Later, I had the unique opportunity to join an all-female team of divers in the Wounded American Veterans Experience SCUBA (WAVES) project working with the NPS, National Park Foundation and SoundOff films to remove marine debris. We were joined by Horizons Divers all-female crew, NPS SRC archaeologist Annie Wright, University of Miami dive safety manager Jessica Keller, and Women Divers Hall of Fame veteran mentor Caron Shake. After speaking with last year’s NPS SRC intern, Sarah Von Hoene, I was looking forward to this project and was excited about the rare opportunity to join an all-female team on the water. After a presentation at a group dinner, I was again struck by the fact that although we each had different backgrounds, this project brought us together a set of goals and similarities that were united in a love of the underwater world, a desire to do something positive. change and a desire to participate in conservation missions by diving with a purpose.

I went out the first day, joining Biscayne National Park biologists Vanessa McDonough and Shelby Moneysmith to meet the WAVES team at the dive site. As we made our way out of the canal, into the bay and through the lock, I was surprised by the cheesy smile that spread across my face. My eyes were glued to my favorite shade of blue among the clear gradations of the water, a color I hadn’t seen since my Fisheries Resource Management internship at the University of Belize in 2019. Reflecting on my journey so far, I remembered not so. a long time ago , as a recent HBSc graduate, my main goal is to take a boat ride during work hours. I had no research experience, had barely seen the ocean for more than two weeks in my life, and felt intimidated about jumping into a field that seemed oversaturated and competitive. Now I’m sitting here thinking, “Wow, can I do this every day for the rest of the summer?” Let the work in the field begin!

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In one week, the team collected 3,700 pounds of trash, including abandoned lobster traps, fishing line, fishing hooks and plastic trash. The atmosphere on board was jubilant, full of inspiring conversation about current and future efforts to reduce marine debris and promote conservation. However, underwater I felt heavy and dark. Especially on the last day, when we docked in an area frequented by recreational fishermen, I felt overwhelmed and frustrated. Grabbing a handful of monofilaments as a crowd of fishing boats hovered overhead, I saw the damage caused by years of accumulated debris as fishing line cut through huge sponges and wound tightly around branching coral. Fishing lines left behind by recreational and commercial fishing (especially the long, strong lines used to tie commercial lobster traps) constitute one of the largest adverse impacts humans have on marine conservation in the region. In a 45 minute dive I covered only 20 square meters. The debris was extensive.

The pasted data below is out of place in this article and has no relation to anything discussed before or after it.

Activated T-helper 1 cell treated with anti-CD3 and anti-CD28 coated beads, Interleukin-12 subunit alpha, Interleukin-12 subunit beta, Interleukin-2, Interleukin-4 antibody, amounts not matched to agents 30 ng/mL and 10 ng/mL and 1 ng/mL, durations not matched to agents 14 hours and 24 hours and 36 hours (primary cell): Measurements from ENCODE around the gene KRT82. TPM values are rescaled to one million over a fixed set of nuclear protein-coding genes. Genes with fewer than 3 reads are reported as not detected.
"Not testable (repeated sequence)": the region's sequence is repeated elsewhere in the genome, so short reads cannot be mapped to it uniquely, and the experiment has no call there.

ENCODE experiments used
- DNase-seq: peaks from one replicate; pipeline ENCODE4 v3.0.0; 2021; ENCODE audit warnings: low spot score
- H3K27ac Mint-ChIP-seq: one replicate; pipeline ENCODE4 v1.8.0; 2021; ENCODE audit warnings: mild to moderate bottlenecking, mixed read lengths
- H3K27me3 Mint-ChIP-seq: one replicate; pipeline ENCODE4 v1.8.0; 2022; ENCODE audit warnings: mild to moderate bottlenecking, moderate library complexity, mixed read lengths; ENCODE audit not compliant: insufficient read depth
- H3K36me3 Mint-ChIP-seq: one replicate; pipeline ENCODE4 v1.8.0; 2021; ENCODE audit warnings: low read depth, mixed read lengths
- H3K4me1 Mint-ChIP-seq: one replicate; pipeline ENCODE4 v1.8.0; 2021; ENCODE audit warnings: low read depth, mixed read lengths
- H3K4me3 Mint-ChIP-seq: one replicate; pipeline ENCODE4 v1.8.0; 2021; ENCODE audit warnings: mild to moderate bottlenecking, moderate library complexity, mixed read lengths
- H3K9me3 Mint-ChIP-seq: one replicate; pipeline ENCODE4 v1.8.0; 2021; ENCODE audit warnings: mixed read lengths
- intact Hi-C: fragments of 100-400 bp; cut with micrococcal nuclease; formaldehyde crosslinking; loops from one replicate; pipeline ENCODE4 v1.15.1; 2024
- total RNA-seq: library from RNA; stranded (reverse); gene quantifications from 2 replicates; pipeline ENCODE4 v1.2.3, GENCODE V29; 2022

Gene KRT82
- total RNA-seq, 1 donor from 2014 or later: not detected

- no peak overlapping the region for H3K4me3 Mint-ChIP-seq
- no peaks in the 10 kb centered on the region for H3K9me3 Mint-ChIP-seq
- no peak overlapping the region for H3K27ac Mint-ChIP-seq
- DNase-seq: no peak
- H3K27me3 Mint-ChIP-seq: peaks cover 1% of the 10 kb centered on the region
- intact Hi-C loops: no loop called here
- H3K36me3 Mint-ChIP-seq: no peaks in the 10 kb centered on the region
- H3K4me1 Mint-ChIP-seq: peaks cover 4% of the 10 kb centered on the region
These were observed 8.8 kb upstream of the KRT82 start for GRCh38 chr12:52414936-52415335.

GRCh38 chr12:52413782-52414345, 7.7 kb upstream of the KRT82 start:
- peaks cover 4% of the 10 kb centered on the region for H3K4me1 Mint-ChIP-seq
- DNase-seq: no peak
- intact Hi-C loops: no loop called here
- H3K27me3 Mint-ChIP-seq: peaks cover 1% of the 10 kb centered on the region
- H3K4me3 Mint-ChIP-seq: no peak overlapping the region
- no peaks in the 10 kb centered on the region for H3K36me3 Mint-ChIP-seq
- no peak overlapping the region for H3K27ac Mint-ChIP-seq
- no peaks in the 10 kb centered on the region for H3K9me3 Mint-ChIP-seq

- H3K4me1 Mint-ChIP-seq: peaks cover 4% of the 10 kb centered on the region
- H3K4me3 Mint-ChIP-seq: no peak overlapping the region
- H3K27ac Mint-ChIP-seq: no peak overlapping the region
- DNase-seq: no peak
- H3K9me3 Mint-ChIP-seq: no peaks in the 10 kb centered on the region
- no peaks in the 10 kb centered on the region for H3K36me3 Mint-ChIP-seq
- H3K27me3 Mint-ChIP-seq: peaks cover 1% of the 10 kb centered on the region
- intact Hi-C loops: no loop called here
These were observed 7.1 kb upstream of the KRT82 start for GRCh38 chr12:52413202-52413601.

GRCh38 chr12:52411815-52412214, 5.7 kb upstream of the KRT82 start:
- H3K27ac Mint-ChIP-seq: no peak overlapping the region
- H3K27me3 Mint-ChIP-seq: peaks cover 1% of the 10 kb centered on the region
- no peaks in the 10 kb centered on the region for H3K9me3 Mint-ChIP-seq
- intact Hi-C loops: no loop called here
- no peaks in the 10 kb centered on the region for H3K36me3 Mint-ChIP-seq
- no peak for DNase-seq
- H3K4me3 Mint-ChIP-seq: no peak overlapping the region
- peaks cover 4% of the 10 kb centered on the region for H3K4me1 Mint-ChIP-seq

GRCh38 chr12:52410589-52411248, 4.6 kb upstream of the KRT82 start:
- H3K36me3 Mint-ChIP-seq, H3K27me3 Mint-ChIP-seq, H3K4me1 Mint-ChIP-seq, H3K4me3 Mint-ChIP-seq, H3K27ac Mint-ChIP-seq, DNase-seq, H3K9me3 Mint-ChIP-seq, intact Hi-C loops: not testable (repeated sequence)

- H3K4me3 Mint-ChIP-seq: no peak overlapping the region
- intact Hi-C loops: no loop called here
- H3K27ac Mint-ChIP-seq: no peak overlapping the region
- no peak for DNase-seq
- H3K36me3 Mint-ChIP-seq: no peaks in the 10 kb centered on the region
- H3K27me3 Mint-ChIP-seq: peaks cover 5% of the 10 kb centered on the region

While I am proud of our efforts this week, I recognize that in order to find a long-term solution, the problem must be addressed at the source. Raising awareness is an important first step in eliminating the “out of sight, out of mind” principle often applied to the marine environment, and everyone who joins this effort will have a positive snowball. With the privilege of working and accessing the beauty of the underwater world comes the responsibility to start and continue the conversation about how we can protect this important ecosystem.

Later, I had the opportunity to join the Habitat Restoration Program team, working with biological science technicians Gabrielle Cabral, Cate Gelston, and Laura Palma, as well as MariCorps NPS intern Sophia Troeh, for my first coral transplant experience. , to support the university. Saving the Coral Reef Restoration Project in Miami. Together we started the ambitious goal of transplanting >1,500 coral fragments of Acropora cervicornis (deer horn). At the end of the first day, I snorkeled the site to get an aerial view of our garden, and I was struck by the rather unnatural appearance of a monoculture of coral fragments attached to the reef with lumps of cement. However, on the second day we planted coral fragments between the corals that were transplanted the previous year. They grow abundantly and quickly cover the cement “crust” of the coral reef, becoming beautiful, healthy coral. Although my role in this project was small (considering the enormous effort that goes into collecting and preserving corals for transplantation), I was able to reap the benefits of one of the most rewarding stages of the process, like many other volunteers. implemented through the comprehensive citizen science program, Rescue a Reefs. Coral restoration as a budding field may not be the solution to the climate crisis; however, it is a targeted mitigation tool that we can use to preserve ecosystems.